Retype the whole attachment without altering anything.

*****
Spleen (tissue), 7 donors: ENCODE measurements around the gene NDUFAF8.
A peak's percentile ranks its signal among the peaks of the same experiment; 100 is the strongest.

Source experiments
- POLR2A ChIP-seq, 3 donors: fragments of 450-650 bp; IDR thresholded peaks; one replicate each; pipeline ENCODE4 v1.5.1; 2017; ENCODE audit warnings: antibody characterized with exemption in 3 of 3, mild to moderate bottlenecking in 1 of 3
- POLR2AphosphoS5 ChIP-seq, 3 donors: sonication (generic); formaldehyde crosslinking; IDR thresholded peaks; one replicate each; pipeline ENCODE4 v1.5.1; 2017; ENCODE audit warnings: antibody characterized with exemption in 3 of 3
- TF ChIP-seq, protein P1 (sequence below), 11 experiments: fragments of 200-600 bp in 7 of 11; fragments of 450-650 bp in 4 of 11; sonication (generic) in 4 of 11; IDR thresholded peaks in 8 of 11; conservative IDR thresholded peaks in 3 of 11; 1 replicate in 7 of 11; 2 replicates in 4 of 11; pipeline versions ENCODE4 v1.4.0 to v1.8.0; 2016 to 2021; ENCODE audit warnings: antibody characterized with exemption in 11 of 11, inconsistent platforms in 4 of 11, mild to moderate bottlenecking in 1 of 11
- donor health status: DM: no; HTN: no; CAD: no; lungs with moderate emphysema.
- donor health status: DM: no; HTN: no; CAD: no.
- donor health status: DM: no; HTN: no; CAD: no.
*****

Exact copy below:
Spleen (tissue), 7 donors: ENCODE measurements around the gene NDUFAF8.
A peak's percentile ranks its signal among the peaks of the same experiment; 100 is the strongest.

Source experiments
- POLR2A ChIP-seq, 3 donors: fragments of 450-650 bp; IDR thresholded peaks; one replicate each; pipeline ENCODE4 v1.5.1; 2017; ENCODE audit warnings: antibody characterized with exemption in 3 of 3, mild to moderate bottlenecking in 1 of 3
- POLR2AphosphoS5 ChIP-seq, 3 donors: sonication (generic); formaldehyde crosslinking; IDR thresholded peaks; one replicate each; pipeline ENCODE4 v1.5.1; 2017; ENCODE audit warnings: antibody characterized with exemption in 3 of 3
- TF ChIP-seq, protein P1 (sequence below), 11 experiments: fragments of 200-600 bp in 7 of 11; fragments of 450-650 bp in 4 of 11; sonication (generic) in 4 of 11; IDR thresholded peaks in 8 of 11; conservative IDR thresholded peaks in 3 of 11; 1 replicate in 7 of 11; 2 replicates in 4 of 11; pipeline versions ENCODE4 v1.4.0 to v1.8.0; 2016 to 2021; ENCODE audit warnings: antibody characterized with exemption in 11 of 11, inconsistent platforms in 4 of 11, mild to moderate bottlenecking in 1 of 11
- donor health status: DM: no; HTN: no; CAD: no; lungs with moderate emphysema.
- donor health status: DM: no; HTN: no; CAD: no.
- donor health status: DM: no; HTN: no; CAD: no.